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I’m a lucky graduate student. It’s difficult for me to count the number of conferences that I’ve had the privilege of attending, but I think it is on the order of about 10-15 in the last four years. It has been a mix of international and local science conferences, some small local grad student conferences and Let’s Talk Science coordinator conferences.
Having attended all of these conferences, and just having returned from my most favourite one, got me to thinking. What are the purposes of conferences in general? How much do the purposes of science conferences and outreach/education conferences overlap and how are they different?
Let’s start with science conferences. My first thought is that these exist as a forum for scientists to share information. To prepare for a conference, scientists will think about some complete (or near complete) piece of research they’ve been working on, and then develop either an oral presentation with visuals (a pretty standard PowerPoint presentation), or a visual presentation in the form of a poster. Usually, these presentations are packed with as much information as possible. I think it is in the nature of scientists to want to be complete and detailed, even if this is, at times, at the sacrifice of effective communication. As a beginning graduate student I found conferences overwhelming because of the amount of information I felt barraged with. Now, after a bit of experience, I can take in information much in the same way I read papers. Skim the abstract, go for the talks that look interesting and relevant, and when listening to a talk, watch for the main points. It is important for me not to get exhausted so that I can make the most of what I am hearing. So what do I walk away with in the end? Sometimes, I get ideas for new research directions, or a few small details provided someone studying a related topic are very useful in understanding my own work.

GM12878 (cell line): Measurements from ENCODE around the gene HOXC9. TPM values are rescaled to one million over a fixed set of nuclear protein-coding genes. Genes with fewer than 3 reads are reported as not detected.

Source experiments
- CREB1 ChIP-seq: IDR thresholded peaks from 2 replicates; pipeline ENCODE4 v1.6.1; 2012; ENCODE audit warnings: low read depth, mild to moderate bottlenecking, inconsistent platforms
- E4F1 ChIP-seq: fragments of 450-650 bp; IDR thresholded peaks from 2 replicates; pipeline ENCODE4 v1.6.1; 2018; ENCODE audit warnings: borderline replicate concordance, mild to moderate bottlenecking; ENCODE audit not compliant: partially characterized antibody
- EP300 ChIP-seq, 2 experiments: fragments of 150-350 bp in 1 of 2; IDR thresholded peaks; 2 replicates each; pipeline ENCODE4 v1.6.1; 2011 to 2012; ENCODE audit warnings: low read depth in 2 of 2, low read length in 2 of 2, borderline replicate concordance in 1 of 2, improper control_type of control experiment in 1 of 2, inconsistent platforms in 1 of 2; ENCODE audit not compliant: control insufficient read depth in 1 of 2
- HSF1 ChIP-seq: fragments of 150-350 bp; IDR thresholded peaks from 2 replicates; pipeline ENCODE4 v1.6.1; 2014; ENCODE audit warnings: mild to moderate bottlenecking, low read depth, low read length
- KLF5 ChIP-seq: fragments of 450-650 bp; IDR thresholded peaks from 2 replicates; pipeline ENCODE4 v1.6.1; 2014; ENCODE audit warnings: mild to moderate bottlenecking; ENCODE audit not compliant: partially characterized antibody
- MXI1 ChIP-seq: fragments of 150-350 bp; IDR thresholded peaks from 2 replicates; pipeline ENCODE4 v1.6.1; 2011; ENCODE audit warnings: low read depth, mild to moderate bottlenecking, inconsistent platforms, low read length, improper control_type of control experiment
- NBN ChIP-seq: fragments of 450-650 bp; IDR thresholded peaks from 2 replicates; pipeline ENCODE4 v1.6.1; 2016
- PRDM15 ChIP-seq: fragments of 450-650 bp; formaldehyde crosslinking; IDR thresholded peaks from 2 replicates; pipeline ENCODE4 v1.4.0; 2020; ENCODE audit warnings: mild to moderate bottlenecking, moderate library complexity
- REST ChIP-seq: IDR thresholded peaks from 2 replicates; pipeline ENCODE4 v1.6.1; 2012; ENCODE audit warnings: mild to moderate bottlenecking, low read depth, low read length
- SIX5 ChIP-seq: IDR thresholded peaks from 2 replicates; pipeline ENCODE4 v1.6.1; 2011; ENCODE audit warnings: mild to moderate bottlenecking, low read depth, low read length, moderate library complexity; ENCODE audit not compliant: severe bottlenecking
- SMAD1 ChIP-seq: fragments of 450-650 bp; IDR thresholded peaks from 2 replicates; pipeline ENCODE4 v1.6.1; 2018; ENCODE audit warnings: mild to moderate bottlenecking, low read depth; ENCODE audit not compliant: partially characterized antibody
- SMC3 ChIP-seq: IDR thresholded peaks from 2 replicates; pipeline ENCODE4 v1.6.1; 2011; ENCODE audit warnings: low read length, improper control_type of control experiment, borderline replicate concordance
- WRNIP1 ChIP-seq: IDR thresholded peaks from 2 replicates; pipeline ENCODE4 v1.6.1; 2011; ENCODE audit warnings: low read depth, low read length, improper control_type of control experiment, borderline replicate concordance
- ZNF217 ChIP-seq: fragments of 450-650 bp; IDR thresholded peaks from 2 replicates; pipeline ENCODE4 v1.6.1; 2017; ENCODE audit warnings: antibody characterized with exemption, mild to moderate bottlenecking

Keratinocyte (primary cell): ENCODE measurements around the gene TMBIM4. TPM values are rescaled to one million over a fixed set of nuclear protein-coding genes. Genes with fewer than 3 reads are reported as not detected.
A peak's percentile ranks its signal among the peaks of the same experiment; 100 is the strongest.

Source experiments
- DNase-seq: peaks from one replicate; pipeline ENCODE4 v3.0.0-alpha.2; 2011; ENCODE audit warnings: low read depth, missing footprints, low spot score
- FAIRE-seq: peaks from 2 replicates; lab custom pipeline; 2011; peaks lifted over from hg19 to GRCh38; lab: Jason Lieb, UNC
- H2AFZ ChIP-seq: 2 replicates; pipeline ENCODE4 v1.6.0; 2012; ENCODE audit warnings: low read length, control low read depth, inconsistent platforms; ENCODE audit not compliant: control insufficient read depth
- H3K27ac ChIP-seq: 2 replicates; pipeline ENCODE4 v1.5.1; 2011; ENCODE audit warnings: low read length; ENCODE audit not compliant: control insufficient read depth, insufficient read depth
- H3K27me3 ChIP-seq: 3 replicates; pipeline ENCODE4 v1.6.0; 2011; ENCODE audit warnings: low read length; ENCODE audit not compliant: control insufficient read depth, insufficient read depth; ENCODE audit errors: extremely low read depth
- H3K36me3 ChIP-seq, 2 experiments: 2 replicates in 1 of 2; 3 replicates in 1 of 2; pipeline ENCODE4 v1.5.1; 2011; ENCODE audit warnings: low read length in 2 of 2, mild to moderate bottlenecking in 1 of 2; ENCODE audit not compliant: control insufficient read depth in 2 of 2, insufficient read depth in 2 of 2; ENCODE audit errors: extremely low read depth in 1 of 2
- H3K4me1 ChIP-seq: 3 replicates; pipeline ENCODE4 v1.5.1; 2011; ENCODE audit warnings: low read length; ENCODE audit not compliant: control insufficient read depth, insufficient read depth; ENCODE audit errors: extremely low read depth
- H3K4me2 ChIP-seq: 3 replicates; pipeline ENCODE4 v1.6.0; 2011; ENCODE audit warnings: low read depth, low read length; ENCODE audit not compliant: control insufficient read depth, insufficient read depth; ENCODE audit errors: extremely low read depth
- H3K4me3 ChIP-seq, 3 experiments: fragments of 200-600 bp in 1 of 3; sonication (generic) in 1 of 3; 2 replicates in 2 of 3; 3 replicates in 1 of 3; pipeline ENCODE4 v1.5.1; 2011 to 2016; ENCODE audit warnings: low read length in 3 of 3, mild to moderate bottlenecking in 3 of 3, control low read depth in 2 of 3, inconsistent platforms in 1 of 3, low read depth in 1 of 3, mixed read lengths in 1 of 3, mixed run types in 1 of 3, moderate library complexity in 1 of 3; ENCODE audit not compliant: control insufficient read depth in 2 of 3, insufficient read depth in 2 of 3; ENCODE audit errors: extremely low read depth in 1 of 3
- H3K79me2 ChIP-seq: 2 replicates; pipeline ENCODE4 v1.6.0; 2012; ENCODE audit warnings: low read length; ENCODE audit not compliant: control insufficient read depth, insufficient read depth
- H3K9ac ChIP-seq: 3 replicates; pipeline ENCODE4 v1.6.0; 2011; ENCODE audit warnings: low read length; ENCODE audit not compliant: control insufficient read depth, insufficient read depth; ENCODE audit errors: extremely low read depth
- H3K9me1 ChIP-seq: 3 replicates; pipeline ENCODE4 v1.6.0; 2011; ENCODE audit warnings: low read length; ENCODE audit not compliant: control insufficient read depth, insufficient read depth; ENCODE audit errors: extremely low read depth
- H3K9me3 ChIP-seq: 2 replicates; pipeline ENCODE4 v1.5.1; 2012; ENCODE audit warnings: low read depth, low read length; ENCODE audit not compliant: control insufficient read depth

How about outreach conferences? Exchanging information is still high on the list here, but there is something that happens at these conferences that is much different than science conferences — an emphasis on experience, feeling and collaboration. In many presentations, the audience is asked to participate: get out of their chairs, move around, talk to other participants, and most importantly, contribute to the content of the presentation. When I am asked to contribute to content, I not only get a sense of ownership and belonging with the presentation, but I am more likely to retain the information provided by others, because I can see how my ideas fit into a larger context. Furthermore, being part of a group working together and being creative motivates me more than anything else. Invariably, I come away from science outreach conferences with renewed enthusiasm for the work I do.
A common thread of all conferences is that I come home feeling like I have a fresh perspective on the work that I do, new contacts for people who I can work with in the future, and an overall feeling of motivation.